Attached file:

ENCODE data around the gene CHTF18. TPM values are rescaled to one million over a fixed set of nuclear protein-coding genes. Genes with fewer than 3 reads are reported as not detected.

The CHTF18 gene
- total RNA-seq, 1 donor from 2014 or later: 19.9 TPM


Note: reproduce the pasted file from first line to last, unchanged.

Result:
ENCODE data around the gene CHTF18. TPM values are rescaled to one million over a fixed set of nuclear protein-coding genes. Genes with fewer than 3 reads are reported as not detected.

The CHTF18 gene
- total RNA-seq, 1 donor from 2014 or later: 19.9 TPM